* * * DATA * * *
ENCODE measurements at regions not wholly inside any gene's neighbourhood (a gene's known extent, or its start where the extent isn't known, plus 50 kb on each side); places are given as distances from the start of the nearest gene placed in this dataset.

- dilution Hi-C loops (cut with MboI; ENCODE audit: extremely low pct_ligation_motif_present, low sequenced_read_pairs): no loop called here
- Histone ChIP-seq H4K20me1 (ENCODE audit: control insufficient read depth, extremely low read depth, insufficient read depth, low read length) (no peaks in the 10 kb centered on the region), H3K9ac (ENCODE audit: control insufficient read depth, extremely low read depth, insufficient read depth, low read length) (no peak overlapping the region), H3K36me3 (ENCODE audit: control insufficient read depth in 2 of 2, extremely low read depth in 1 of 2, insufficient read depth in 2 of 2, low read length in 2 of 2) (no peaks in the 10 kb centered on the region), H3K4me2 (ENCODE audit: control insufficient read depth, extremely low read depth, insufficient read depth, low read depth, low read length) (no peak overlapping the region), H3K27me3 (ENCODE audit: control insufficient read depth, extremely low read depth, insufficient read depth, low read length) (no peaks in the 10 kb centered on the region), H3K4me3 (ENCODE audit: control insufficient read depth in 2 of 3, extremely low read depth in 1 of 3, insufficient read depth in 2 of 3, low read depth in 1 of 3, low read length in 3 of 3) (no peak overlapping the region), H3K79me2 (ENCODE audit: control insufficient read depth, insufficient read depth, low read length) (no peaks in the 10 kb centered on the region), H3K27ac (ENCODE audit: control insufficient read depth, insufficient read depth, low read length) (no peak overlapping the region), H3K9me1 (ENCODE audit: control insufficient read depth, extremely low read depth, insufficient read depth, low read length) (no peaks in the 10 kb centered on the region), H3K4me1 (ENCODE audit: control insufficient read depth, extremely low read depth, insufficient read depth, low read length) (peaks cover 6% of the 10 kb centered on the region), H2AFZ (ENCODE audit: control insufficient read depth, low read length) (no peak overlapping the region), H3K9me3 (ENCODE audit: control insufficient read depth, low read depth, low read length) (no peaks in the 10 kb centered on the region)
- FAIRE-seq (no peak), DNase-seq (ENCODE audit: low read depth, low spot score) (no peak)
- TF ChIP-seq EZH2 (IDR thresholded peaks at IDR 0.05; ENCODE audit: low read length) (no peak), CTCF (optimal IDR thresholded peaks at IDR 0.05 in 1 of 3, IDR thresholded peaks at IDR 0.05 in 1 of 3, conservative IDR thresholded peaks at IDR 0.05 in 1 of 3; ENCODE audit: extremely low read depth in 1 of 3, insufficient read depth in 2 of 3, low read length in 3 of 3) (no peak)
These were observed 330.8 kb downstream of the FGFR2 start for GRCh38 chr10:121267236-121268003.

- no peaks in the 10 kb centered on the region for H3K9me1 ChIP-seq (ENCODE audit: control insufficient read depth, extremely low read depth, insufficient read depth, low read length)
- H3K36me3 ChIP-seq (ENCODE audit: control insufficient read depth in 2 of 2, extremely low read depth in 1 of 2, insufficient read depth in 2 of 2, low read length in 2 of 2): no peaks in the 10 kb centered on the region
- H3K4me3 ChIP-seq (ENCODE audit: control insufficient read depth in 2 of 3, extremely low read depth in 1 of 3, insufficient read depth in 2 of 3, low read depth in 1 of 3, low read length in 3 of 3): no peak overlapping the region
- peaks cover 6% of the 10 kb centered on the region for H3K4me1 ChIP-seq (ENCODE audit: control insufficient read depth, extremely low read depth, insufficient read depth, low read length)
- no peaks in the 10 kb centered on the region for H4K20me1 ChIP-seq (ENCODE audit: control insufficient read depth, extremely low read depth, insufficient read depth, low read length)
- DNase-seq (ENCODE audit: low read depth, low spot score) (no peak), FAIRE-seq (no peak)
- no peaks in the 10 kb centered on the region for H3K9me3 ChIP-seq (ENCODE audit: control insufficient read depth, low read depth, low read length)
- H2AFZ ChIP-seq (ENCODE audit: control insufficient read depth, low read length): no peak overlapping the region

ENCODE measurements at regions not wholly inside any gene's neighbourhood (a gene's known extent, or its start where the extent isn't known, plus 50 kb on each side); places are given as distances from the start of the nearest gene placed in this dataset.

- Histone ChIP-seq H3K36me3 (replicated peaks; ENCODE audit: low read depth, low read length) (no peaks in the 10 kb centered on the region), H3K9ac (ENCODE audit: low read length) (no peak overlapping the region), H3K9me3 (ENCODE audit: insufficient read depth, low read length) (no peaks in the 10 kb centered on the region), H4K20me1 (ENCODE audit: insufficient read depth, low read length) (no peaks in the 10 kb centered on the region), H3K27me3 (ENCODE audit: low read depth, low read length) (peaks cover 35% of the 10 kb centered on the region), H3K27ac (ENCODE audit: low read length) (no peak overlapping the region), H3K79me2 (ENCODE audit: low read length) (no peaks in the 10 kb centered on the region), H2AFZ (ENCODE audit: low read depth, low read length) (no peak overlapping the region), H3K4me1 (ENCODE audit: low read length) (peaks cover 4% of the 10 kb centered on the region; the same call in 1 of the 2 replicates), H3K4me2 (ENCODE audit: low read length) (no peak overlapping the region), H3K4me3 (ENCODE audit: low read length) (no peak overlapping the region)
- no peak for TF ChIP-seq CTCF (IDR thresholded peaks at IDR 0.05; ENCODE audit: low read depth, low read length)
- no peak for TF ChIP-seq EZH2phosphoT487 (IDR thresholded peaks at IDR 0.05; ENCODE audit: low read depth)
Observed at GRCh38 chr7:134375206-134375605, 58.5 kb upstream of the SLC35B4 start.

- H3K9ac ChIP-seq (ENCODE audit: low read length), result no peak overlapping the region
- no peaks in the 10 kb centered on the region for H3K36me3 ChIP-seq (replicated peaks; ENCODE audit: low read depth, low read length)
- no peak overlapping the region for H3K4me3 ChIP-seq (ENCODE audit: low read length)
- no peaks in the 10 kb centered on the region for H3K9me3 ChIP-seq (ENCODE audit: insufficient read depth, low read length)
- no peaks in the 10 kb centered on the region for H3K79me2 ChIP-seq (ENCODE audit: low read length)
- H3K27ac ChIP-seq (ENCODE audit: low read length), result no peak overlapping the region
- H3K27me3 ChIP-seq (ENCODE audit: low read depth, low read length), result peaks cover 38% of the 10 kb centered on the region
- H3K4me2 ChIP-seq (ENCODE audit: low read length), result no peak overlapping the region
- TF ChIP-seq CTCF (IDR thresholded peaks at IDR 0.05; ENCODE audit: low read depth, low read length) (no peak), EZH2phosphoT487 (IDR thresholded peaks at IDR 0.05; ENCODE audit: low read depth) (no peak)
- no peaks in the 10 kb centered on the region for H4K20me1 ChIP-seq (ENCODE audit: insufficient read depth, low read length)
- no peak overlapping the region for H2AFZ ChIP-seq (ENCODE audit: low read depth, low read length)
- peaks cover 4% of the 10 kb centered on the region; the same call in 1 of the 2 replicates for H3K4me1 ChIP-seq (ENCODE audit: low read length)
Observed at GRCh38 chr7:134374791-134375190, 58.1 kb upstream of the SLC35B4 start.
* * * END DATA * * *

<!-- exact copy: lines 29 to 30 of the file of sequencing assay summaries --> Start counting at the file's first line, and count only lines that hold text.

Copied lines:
- no peaks in the 10 kb centered on the region for H4K20me1 ChIP-seq (ENCODE audit: insufficient read depth, low read length)
- no peak overlapping the region for H2AFZ ChIP-seq (ENCODE audit: low read depth, low read length)